Evens and Odds (Jill Long)
1) Students will begin to look at the strategies behind playing games.
2) Students will work in groups to come up with a group solution.
This activity starts off with a skit where a swindler is trying to con a young college student into playing a game. It seems apparent to all that it is a fair game. The students will be playing the same game in their groups. They need to try and decide if the game really is fair, what the best possible strategy is, and which player they would choose to be.
I would let the skit speak for itself. You may want to talk about games like this in New York for example where people really do get swindled.
1) Have a couple of the students act out the skit for the class.
2) Have the same two students actually play a round or two.
3) Break off into pairs and get started. Stop and trade partners after 5 minutes.
4) Have the small groups work on answering the questions asked.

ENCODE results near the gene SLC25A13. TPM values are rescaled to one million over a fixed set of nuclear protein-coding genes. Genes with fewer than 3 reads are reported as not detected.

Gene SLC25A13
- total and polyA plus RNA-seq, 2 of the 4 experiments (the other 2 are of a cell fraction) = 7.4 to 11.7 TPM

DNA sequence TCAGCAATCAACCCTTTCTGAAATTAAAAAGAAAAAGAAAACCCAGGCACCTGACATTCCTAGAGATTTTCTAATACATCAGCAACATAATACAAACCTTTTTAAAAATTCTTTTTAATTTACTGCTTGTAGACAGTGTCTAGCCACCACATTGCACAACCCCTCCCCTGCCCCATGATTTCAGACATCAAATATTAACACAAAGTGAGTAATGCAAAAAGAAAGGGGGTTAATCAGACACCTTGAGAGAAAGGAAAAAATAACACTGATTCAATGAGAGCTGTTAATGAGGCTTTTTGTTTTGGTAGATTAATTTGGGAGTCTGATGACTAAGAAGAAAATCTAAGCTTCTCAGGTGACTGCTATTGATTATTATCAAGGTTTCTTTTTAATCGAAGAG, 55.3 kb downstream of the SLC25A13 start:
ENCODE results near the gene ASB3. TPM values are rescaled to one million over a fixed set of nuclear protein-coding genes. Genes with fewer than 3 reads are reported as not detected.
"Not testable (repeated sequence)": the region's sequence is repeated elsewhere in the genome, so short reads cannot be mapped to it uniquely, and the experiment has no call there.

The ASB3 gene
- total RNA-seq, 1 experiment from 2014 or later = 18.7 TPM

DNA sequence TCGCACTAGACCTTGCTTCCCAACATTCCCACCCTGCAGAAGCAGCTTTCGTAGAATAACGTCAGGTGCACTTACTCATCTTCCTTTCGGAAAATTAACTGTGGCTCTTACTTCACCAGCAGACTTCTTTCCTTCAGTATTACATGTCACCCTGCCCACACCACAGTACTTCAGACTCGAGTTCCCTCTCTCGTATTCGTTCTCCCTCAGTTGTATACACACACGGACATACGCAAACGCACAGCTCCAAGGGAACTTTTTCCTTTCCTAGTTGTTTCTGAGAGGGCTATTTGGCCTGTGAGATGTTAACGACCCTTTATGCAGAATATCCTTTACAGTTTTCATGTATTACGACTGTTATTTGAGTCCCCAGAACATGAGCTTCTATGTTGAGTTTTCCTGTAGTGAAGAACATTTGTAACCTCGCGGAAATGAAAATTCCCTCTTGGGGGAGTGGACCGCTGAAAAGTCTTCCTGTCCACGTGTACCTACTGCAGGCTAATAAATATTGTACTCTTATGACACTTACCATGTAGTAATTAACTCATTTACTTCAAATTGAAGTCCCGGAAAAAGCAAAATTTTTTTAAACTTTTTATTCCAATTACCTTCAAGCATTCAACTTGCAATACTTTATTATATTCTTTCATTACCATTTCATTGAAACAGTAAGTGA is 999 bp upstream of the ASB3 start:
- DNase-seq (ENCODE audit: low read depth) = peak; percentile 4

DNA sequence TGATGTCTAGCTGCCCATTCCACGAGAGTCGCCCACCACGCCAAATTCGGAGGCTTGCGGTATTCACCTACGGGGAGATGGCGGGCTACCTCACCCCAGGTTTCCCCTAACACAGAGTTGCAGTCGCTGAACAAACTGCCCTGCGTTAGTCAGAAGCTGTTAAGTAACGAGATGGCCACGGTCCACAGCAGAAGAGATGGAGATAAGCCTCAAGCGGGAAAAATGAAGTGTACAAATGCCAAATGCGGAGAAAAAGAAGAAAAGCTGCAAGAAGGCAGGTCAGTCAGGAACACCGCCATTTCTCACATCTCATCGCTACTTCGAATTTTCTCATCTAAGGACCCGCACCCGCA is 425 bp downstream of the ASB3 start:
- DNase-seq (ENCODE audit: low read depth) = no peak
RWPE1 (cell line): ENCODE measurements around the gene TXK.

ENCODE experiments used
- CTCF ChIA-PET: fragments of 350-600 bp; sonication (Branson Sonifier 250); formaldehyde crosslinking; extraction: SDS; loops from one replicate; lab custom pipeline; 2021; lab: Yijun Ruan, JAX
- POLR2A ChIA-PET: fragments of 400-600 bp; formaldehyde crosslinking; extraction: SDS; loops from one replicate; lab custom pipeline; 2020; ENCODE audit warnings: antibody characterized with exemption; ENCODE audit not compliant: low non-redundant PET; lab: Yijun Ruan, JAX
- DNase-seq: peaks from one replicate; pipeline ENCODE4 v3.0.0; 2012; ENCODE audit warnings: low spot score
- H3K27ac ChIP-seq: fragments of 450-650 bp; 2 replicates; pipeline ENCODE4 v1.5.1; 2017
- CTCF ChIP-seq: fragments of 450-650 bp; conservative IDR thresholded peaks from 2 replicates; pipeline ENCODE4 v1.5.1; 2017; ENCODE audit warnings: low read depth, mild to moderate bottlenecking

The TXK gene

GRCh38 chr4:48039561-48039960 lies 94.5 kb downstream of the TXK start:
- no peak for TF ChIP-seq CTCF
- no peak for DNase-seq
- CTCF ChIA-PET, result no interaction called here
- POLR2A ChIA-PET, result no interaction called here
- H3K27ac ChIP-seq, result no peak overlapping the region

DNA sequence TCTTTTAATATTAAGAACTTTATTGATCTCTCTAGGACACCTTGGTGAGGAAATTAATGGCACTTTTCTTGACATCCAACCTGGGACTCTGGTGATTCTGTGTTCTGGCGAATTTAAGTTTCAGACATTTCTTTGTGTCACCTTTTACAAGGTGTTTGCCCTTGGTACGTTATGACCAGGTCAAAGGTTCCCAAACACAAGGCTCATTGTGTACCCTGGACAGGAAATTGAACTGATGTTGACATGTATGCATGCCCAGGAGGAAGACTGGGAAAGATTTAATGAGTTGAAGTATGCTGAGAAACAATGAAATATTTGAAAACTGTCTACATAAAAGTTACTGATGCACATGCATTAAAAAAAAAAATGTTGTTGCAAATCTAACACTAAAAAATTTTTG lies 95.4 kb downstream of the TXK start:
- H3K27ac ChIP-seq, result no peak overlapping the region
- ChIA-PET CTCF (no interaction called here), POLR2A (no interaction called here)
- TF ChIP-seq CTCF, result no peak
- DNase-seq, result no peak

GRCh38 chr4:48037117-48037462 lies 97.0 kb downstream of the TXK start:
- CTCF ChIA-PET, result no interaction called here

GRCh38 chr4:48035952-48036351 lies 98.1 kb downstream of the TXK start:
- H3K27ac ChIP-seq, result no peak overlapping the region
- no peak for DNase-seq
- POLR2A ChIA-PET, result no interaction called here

5) Come back as a class and discuss findings. Maybe have a couple of groups play each other using their strategies to see if they work.
Skit (5 min), group playing time (10 min), group work (15 min), presentations (10 min)
Discrete Mathematics Concepts
Game theory, strategies, payoff matrix, row minimum and maximum, strictly determined game
Related Mathematics Concepts
NCTM Standards Addressed
Problem solving, communication, reasoning, connections, algebra, probability, discrete mathematics
Colorado Model Content Standards Addressed
Algebraic Techniques (2), Problem Solving Techniques (5), Linking Concepts and Procedures (6)
This activity could be used at any level when looking at matrices. It could be integrated into a discrete mathematics unit at any level also.
After working with this particular game, look at another simple game such as rock, paper, scissors.
Crisler, N., Fisher, P., & Froelich, G. (1994). Discrete mathematics through applications. New York: W.H. Freeman and Company.
Fisher, David. (1996) University of Colorado at Denver. Math 5794.